• Secondly and more importantly, these digital companies understand that the technology isn’t the source of business value and differentiation. They understand that the source of business value and differentiation is 1) the data that these organizations are masterfully amassing via every customer engagement and every usage of the product or service, and 2) the customer, product and operational insights (Intellectual Property in the form of customer, product and operational propensities, tendencies, associations, relationships and patterns) that leads to new Intellectual Property (IP) monetization and commercialization opportunities.

Let’s drill into these two tenets to see the take-aways for any company interested in digitally transforming their business models can replicate.

Understanding the Modern Digital Business Architecture

Digital companies understand that trying to compete using traditional technologies is like Steph Curry being forced to wear full knight’s armor while competing in a basketball game.  For a great lesson in modern technology, let’s look at Lyft’s strategy for structuring their technology architectures (from the article “What’s Behind Lyft’s Choices in Big Data Tech”).

The company:

  1. Started with AWS Redshift but transitioned to Apache Hive when it started to run into scalability issues.
  2. Migrated to Presto to provide a more powerful query engine that supports data exploration analytics across multiple data sources.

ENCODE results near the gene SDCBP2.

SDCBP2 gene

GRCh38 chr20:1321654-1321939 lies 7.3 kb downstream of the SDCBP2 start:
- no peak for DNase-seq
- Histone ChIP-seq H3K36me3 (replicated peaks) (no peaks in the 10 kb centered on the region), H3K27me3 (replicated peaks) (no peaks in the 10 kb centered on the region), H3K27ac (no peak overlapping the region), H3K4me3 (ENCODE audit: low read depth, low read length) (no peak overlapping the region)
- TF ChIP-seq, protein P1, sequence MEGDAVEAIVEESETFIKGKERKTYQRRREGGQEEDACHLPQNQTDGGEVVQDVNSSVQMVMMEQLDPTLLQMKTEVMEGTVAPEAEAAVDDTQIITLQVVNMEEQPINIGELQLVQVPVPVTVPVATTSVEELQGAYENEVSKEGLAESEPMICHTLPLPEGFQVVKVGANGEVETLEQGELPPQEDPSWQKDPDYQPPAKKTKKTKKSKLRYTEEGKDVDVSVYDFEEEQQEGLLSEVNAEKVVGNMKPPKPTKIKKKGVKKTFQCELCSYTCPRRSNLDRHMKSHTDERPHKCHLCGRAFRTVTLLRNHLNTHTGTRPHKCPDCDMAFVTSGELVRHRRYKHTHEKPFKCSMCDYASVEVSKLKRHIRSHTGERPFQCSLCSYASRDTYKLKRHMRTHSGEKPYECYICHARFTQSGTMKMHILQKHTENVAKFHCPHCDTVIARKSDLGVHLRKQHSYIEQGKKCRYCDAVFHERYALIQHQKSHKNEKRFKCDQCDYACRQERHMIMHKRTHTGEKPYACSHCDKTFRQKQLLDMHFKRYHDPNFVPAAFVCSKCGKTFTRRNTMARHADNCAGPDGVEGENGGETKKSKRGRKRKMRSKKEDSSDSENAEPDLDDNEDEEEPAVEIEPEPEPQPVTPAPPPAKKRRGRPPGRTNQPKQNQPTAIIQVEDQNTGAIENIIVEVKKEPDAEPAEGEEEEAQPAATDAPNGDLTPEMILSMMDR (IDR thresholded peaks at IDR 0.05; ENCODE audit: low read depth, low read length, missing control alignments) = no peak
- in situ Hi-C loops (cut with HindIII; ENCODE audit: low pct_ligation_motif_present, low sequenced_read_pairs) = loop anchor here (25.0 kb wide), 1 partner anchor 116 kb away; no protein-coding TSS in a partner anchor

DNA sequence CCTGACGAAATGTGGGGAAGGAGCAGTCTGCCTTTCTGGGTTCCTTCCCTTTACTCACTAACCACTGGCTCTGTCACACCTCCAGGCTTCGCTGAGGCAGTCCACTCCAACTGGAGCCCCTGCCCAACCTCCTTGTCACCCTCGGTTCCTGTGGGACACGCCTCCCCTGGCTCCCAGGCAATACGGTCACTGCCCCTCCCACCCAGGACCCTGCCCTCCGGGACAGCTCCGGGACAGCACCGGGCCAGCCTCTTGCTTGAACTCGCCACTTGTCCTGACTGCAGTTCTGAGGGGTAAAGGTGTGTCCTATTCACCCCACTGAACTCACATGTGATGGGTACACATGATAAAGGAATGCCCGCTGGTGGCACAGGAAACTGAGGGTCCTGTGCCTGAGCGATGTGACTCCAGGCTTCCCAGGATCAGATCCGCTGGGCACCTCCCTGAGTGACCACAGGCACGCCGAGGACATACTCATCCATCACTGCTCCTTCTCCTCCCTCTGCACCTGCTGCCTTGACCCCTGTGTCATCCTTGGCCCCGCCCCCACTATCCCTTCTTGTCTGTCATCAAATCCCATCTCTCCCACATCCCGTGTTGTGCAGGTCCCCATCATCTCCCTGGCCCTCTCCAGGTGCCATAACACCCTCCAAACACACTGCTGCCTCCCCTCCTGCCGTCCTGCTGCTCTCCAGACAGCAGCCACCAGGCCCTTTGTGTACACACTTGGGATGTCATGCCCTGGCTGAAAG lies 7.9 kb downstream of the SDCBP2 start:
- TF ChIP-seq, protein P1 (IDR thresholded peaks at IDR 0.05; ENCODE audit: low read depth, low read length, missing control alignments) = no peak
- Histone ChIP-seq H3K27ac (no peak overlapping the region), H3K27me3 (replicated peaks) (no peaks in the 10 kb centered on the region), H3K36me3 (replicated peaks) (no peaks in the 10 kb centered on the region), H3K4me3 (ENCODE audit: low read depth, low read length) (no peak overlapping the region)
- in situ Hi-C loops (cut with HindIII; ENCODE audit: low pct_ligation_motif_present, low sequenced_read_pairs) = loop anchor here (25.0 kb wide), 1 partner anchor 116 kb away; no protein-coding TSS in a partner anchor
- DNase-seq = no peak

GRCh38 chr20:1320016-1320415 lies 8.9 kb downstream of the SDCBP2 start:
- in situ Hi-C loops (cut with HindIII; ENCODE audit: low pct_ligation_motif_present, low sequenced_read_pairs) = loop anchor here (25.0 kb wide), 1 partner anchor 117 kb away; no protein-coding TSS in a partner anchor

3. Uses Apache Spark to support massive ETL batch processing and to train its machine learning models.
  4. Uses Druid, a column-oriented in-memory OLAP data storethat excels at performing drill-downs and roll-ups over a large set of high dimensional data.
  5. Uses Jupyter (data science team), a popular notebook-style interface for working with data and machine learning algorithms, and the PySpark library.
  6. Uses Apache Airflow which creates repeatable data engineering and data science workflows that can be executed atop the workflow orchestration tool Kubernetes.
  7. Uses a mixture of Apache Kafka, Apache Flink, and Spark to build streaming services.

Hive, Presto, Spark, Druid, Jupyter, Airflow, Kafka, Flink, Kubernetes…crazy-assed names for open source technologies that one is not going to find from the monolithic technology vendors of yesteryear (see Figure 1).